A miniature corner of the Czech capital is famous for its valuable exhibits, many of which were Hitler’s merit. It was he who decided to collect a kind of museum of Jews in the city, so that the Nazis brought rarities of the people here from all over Europe, and there are also legends about the rabbi who created the Golem and Kafka is invisibly present in the crowd of tourists.
The quarter is located against the background of the Vltava near the Old Town Square, and history takes you back to the 13th century, when the Jewish community was forced to move here from their city houses. Here culture was formed along with the traditions of the nation, and then Emperor Joseph made her life much easier when he issued his reforms.
Equal rights with the townspeople were obtained in 1848, which already allowed wealthy people to move to luxurious buildings, and this corner gradually fell into desolation. The sanitation in the 19th century was so terrible that the authorities decided to demolish all medieval buildings in order to prevent an epidemic. Today, from the former complex, there are synagogues together with the town hall and the oldest cemetery, but this heritage is enough to appreciate the historical buildings of that time.
The Spanish Synagogue greets all guests with a style of Moorish architectural sophistication, and a sculpture of Kafka sits in front of this building. It was erected by the Sephardim in the 16th century, when they fled from their country from the Inquisition, so the interiors included different design motives, and the abundance of stucco and gilding against the background of frescoes and beautiful stained-glass windows is also striking.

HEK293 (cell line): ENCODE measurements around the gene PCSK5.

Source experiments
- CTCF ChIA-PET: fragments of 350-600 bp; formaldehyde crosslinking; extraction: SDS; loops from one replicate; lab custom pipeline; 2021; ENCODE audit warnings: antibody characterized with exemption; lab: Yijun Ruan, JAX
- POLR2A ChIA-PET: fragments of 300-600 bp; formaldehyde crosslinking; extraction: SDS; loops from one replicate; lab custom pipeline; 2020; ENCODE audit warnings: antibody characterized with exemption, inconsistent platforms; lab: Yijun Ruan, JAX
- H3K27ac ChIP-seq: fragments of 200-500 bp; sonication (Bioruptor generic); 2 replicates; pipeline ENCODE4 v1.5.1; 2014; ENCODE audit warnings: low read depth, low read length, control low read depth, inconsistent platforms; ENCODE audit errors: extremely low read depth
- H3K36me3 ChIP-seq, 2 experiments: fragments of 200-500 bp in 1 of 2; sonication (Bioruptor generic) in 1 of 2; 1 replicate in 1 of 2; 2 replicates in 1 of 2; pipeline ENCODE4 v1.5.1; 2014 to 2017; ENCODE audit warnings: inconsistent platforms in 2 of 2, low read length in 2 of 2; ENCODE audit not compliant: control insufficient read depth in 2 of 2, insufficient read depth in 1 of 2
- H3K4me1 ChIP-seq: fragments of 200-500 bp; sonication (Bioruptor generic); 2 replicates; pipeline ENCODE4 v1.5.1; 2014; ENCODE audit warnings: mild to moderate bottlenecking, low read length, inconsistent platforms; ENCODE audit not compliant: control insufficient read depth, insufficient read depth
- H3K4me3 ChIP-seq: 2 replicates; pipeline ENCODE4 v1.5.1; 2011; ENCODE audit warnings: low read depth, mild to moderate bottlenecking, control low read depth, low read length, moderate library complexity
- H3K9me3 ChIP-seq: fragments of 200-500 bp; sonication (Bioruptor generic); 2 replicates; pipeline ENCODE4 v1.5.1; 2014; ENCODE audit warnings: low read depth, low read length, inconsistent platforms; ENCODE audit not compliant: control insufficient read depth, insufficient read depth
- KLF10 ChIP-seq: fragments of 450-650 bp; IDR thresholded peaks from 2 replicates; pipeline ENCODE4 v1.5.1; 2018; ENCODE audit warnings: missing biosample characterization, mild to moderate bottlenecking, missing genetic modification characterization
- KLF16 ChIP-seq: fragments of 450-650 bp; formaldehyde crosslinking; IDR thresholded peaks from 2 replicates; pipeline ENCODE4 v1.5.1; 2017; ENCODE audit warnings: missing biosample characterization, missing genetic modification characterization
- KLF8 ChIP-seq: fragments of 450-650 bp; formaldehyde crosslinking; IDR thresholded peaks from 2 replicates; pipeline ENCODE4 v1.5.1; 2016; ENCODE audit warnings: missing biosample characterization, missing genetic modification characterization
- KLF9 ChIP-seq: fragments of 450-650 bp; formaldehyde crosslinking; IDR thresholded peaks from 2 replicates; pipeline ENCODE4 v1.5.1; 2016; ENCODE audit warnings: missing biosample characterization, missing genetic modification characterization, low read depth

Tourists can see exhibitions of jewelry and church rarities of believers, after which they can listen to a concert or attend a wedding.
Time has saved the old-new synagogue for posterity, and the Gothic building will delight you with its ancient stone walls, where the door leads travelers down the steps to enter a hall with medieval prayer benches. Here, all the treasuries are decorated with baroque elements, and then you can look at the zest of the building and listen to how in the 13th century the old-timers at this place saw the stones and decided that God had given them a sign to erect a temple on earth, reminiscent of the Jerusalem analogue.
There is a legend about the Golem, created from clay to protect the people, but out of the control of the owner. His ashes sleep in the secret room of the sanctuary and wait to be brought back to life, while guests go to the Klaus synagogue to admire the Baroque architecture of 1694 and see the rare manuscripts inside.
The pinkas analogue was built in 1479, and the building survived many floods, and today there is a memorial to the victims of the war with inscriptions of prisoners and drawings of children. The ancient cemetery will take you along the paths to the bizarre heaps of ancient tombs, after which it is worth visiting the burial of the rabbi who created man from clay, and then learn more about many prominent personalities when visiting the ceremonial hall, where there is also an exhibition of Jewish funerals. Such a journey will allow you to discover new Prague pages and set off to explore the new wonders of the city.